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Pro-Advice

This refinished and modded 1958 Gibson Les Paul Special exemplifies the plusses of buying a “player’s guitar.”

Sometimes, the easiest route to vintage tone and playability is by finding a guitar that’s had a refinish, or other mods that haven’t disturbed its musical essence. These are called “player’s” or “player-grade” guitars in the vintage market, versus “collector’s guitars,” which are unaltered from their original state. This month’s featured instrument, a 1958 Gibson Les Paul Special, is a player’s guitar—and I’m that player.

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Rig Rundown: Ariel Posen [2023]

The silky smooth slide man may raise a few eyebrows with his gear—a hollow, steel-bodied baritone and .017s on a Jazzmaster—but every note and tone he plays sounds just right.

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The author found his mint-condition 1966 Vibro Champ on eBay, completely original with the Oxford 8EV speaker.

Extolling the virtues and sharing some easy mods for Fender’s littlest vintage bruiser.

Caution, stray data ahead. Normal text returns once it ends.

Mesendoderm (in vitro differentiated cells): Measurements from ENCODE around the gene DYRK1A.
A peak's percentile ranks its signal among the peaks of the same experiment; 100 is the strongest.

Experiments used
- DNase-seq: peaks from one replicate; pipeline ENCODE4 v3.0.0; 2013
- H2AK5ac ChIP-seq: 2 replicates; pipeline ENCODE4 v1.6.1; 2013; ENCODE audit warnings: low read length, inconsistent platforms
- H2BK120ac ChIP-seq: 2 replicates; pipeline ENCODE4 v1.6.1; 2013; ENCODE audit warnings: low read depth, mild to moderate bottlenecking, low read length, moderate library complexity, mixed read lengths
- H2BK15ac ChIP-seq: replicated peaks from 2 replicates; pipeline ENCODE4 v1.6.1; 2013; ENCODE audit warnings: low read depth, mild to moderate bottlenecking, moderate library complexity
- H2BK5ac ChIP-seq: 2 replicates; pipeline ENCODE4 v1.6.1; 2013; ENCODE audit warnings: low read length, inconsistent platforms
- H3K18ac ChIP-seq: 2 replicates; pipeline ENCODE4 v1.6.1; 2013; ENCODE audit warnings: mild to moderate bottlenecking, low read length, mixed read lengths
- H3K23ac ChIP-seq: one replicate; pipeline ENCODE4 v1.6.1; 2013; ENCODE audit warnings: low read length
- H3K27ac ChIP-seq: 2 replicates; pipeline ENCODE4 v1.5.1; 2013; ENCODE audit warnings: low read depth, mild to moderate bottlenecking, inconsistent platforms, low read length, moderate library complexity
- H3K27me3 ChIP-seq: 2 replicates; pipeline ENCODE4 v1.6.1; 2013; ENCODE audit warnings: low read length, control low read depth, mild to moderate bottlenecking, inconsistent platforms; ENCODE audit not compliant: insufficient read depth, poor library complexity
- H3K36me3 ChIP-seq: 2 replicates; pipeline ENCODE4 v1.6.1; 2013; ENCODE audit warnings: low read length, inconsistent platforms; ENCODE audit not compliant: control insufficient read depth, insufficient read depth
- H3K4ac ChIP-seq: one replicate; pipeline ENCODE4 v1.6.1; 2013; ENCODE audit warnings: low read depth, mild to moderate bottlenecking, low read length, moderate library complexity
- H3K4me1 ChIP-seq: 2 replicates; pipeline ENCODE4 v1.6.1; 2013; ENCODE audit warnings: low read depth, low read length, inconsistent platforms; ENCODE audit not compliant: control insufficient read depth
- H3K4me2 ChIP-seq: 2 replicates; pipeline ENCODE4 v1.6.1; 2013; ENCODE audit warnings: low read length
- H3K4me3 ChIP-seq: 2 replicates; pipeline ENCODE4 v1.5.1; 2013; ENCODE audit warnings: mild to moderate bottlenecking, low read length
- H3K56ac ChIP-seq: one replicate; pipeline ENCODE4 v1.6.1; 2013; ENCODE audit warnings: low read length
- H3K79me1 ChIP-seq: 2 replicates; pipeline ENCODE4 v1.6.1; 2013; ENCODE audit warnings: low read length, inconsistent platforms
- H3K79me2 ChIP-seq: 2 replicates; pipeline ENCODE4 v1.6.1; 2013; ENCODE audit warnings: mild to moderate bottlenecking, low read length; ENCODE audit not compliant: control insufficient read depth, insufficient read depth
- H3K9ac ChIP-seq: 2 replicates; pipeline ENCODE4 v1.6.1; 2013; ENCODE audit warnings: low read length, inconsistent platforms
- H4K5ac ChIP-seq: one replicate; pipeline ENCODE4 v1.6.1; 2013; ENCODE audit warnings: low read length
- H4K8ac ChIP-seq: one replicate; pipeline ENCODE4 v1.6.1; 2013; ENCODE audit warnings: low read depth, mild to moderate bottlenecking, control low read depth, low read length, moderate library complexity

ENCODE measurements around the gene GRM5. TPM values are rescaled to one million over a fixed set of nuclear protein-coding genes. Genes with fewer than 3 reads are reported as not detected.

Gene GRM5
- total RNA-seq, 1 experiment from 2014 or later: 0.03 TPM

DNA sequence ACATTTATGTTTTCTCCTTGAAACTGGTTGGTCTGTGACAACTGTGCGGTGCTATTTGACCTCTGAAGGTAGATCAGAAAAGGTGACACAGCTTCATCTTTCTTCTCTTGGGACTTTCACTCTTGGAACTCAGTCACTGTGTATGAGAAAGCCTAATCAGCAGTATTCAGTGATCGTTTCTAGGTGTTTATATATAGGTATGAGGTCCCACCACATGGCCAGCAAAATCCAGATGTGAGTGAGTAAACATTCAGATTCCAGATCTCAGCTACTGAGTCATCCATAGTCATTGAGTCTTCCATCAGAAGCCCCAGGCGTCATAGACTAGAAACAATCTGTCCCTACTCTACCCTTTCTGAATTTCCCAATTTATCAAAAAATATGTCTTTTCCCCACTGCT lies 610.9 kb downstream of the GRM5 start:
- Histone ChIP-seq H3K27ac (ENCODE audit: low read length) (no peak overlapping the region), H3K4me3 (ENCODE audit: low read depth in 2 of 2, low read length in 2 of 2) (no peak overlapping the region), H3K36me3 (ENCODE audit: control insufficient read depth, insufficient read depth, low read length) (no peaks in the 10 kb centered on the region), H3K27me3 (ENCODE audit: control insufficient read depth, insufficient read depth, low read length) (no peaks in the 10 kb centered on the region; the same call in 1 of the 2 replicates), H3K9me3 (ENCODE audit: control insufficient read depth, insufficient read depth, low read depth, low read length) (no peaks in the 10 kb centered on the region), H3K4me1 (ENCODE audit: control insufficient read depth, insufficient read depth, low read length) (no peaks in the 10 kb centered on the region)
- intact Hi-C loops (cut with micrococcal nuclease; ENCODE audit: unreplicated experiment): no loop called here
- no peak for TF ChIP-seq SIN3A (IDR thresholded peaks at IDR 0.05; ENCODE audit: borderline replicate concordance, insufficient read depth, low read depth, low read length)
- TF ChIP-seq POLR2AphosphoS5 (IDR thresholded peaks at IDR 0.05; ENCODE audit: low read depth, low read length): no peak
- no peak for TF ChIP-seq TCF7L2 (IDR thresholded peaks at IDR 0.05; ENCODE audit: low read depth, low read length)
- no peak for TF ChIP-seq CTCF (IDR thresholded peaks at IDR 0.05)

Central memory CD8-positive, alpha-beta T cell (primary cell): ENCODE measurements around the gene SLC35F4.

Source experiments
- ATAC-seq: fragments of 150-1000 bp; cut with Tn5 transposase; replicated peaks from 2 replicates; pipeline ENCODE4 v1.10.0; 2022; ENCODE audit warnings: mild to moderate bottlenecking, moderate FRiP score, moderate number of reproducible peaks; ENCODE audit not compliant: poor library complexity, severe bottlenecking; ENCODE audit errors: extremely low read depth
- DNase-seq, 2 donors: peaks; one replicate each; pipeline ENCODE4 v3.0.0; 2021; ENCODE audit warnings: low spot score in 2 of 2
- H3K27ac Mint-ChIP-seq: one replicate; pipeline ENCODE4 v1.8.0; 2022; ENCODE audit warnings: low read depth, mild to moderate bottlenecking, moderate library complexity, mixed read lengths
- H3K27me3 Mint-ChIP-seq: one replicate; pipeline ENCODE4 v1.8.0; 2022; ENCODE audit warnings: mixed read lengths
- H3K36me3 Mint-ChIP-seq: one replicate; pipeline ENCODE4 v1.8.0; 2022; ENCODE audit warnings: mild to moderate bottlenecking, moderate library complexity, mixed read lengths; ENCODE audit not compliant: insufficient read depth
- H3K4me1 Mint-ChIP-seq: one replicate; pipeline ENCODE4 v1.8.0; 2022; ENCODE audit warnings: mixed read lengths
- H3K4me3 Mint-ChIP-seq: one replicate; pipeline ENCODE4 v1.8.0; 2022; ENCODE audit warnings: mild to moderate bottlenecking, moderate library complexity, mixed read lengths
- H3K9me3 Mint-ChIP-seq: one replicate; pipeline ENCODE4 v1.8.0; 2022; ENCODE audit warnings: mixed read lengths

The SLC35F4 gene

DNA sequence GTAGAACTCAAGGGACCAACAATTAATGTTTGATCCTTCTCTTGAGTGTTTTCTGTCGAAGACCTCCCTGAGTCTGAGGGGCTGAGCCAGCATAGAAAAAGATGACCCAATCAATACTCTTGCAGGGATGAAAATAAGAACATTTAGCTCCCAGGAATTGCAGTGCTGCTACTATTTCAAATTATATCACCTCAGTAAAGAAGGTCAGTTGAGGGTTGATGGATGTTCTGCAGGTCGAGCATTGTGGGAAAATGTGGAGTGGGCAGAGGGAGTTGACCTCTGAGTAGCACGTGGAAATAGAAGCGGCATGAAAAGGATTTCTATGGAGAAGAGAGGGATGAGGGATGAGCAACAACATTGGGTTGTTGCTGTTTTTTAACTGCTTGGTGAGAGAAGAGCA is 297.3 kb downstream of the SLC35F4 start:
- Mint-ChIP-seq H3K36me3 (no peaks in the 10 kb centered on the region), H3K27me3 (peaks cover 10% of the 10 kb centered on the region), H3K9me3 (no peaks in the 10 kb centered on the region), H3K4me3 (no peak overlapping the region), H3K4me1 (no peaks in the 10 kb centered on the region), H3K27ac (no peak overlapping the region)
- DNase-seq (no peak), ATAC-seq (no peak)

This month, let’s talk about the black- and silver-panel Fender Champ, the tiniest of vintage Fender amps. Weighing only 22 pounds, it is super portable and easy to carry wherever my music takes me. It’s actually so small that I put it between my kids in the car’s backseat when we go on vacations. Before I share what I’ve learned about the Champ, let’s have a quick look in the rearview mirror.

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In a world of widely shared components, don’t just dare to be different. Insist on it. Aesthetics matter.

Regardless of the number of companies swimming in the pedal pond, I often find myself thinking about aesthetic diversity. We builders tend to all use the same components when designing our devices. It’s how we use them that is the subject here. And I’d like to focus primarily on the external components and how they are presented. Finish and graphics play a big part in a company’s branding and identity. However, I’d like to almost solely talk about knobs, footswitches, toggles, and LEDs. These are the most common things that you’ll see on a pedal.

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Wondering how to join a band and get some sweet gigs? Then this episode is for you. Rhett and Zach share their advice, from how to get in front of audiences and make more connections—if it’s all about who you know, how do you get to know the right people? And how do you impress them enough to hire you?—to the skills you’ll need to hone to get the job done. Sure, knowing your way around your instrument is really important, but it’s not just about scales, arpeggios, and chord voicings. And different gigs—cover bands, wedding bands, singer/songwriters—require different skills. (Hint: Know how to get a good sound out of the gear you already have!)

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